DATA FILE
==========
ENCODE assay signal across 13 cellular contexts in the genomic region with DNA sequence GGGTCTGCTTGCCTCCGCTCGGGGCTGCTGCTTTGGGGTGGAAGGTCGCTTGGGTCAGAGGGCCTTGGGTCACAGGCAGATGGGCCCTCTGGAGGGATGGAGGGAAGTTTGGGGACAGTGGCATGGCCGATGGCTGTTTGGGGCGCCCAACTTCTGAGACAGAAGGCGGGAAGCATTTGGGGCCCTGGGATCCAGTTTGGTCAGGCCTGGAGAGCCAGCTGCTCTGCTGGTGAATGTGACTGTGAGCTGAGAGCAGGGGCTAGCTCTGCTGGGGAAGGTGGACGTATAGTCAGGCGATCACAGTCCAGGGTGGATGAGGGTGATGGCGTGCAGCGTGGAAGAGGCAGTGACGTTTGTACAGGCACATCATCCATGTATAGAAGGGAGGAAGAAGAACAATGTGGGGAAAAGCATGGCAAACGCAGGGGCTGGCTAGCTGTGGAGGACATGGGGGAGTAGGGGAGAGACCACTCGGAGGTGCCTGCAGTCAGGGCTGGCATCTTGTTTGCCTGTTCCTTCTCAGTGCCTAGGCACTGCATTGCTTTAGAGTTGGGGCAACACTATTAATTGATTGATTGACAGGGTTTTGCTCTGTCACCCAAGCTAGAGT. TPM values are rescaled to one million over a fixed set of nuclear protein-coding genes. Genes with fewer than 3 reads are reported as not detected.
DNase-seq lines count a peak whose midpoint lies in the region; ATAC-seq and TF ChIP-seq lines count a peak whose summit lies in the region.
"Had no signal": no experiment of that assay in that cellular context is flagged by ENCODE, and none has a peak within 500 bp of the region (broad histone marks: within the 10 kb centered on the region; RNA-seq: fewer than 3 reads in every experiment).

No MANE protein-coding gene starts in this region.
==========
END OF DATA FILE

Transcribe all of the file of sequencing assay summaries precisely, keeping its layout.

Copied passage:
ENCODE assay signal across 13 cellular contexts in the genomic region with DNA sequence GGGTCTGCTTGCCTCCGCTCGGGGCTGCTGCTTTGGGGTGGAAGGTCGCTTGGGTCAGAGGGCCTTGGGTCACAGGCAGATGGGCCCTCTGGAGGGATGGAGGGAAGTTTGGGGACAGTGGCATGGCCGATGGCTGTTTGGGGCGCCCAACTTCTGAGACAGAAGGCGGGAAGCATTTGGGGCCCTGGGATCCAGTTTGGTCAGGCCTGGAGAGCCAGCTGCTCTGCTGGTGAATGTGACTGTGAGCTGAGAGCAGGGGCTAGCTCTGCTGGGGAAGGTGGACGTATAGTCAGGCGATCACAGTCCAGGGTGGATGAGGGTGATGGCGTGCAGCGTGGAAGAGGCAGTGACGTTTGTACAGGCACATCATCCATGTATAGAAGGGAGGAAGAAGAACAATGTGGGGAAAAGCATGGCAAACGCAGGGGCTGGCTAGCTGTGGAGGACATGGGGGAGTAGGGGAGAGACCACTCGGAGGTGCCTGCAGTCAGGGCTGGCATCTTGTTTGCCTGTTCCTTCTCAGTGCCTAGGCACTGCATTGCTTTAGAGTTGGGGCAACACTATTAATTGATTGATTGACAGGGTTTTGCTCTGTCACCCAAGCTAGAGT. TPM values are rescaled to one million over a fixed set of nuclear protein-coding genes. Genes with fewer than 3 reads are reported as not detected.
DNase-seq lines count a peak whose midpoint lies in the region; ATAC-seq and TF ChIP-seq lines count a peak whose summit lies in the region.
"Had no signal": no experiment of that assay in that cellular context is flagged by ENCODE, and none has a peak within 500 bp of the region (broad histone marks: within the 10 kb centered on the region; RNA-seq: fewer than 3 reads in every experiment).

No MANE protein-coding gene starts in this region.